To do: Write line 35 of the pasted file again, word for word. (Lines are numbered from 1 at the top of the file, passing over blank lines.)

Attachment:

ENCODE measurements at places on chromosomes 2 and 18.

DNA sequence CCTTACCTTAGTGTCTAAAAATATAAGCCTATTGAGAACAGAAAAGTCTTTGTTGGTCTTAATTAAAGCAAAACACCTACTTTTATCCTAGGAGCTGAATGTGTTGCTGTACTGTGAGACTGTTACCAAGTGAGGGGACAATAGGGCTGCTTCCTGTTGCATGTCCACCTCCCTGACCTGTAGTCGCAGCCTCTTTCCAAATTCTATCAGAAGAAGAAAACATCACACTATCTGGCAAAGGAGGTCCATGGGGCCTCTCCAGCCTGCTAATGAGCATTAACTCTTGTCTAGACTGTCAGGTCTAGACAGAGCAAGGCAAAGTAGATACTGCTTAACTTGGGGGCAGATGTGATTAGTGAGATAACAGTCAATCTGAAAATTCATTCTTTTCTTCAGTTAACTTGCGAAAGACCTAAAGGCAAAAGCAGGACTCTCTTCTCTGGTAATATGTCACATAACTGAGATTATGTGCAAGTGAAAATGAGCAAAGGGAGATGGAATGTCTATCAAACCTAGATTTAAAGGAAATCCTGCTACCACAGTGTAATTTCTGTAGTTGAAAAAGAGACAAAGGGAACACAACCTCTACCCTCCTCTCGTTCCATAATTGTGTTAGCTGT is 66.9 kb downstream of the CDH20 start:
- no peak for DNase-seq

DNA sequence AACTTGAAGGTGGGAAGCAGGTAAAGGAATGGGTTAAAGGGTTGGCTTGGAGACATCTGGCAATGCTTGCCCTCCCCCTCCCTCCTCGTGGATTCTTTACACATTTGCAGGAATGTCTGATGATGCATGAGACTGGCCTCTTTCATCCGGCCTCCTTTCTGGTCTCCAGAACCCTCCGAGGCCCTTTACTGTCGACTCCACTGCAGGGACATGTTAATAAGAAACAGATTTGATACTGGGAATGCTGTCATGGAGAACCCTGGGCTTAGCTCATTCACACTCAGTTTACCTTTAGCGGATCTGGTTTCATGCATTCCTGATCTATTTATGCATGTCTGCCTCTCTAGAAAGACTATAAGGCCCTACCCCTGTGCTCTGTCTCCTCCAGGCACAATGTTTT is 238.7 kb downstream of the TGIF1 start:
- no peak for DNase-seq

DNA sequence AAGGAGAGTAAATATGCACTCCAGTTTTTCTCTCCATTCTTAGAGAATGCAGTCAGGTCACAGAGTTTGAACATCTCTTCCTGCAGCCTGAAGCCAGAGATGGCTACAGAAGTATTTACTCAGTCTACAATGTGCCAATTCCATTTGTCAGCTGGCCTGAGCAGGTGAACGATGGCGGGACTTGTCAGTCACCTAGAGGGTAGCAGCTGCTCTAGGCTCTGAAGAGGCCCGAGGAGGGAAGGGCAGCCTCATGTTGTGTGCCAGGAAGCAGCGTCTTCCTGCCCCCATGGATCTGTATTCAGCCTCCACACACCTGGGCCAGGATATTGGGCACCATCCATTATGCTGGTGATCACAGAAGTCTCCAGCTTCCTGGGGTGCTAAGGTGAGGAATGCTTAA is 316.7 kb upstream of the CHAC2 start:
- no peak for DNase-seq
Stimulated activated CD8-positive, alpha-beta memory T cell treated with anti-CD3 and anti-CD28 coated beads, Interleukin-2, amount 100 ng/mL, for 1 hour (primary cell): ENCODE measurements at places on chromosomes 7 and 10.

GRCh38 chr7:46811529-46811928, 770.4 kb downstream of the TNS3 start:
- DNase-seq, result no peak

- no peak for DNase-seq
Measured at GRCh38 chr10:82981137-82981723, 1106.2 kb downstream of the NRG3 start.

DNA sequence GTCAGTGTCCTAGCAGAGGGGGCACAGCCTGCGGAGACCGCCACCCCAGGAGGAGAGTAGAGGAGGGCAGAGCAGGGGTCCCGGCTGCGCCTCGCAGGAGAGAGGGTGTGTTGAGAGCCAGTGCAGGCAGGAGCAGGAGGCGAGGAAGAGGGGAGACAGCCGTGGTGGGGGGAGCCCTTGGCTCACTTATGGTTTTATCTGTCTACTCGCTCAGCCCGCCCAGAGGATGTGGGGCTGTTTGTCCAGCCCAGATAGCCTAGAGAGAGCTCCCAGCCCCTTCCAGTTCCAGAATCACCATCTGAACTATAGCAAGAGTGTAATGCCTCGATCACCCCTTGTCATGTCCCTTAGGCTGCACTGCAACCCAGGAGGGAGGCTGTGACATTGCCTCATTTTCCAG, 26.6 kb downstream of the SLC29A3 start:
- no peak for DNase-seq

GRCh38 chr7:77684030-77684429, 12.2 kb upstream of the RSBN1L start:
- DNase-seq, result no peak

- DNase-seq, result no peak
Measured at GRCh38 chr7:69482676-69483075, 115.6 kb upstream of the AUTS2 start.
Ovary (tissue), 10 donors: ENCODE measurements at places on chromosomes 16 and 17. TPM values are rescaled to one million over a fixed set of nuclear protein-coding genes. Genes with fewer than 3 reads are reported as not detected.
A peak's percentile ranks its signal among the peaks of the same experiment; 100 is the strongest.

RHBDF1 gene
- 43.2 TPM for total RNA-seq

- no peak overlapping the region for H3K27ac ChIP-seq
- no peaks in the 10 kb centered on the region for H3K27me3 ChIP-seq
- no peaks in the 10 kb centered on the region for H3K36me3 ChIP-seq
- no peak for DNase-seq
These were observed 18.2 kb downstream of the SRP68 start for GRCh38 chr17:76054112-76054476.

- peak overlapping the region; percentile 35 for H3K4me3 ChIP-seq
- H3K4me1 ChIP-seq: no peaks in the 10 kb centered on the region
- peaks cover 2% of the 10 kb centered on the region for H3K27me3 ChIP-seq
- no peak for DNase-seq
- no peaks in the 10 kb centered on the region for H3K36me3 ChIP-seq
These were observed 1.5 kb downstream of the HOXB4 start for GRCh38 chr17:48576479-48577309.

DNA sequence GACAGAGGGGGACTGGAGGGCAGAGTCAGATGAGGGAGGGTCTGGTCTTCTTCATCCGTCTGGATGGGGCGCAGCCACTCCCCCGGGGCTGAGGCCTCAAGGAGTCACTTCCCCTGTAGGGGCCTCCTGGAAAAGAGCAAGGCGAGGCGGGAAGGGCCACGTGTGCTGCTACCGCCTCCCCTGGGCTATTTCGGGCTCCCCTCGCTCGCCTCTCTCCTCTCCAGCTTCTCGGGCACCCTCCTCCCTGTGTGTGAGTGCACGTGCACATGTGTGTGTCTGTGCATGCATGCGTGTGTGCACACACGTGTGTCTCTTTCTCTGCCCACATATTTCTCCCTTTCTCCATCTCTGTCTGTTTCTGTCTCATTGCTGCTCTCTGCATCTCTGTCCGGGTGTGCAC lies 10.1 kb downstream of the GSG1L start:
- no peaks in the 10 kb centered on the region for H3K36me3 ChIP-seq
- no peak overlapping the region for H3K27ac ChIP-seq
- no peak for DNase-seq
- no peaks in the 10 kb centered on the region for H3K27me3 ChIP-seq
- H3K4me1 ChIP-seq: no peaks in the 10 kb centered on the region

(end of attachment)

- no peaks in the 10 kb centered on the region for H3K36me3 ChIP-seq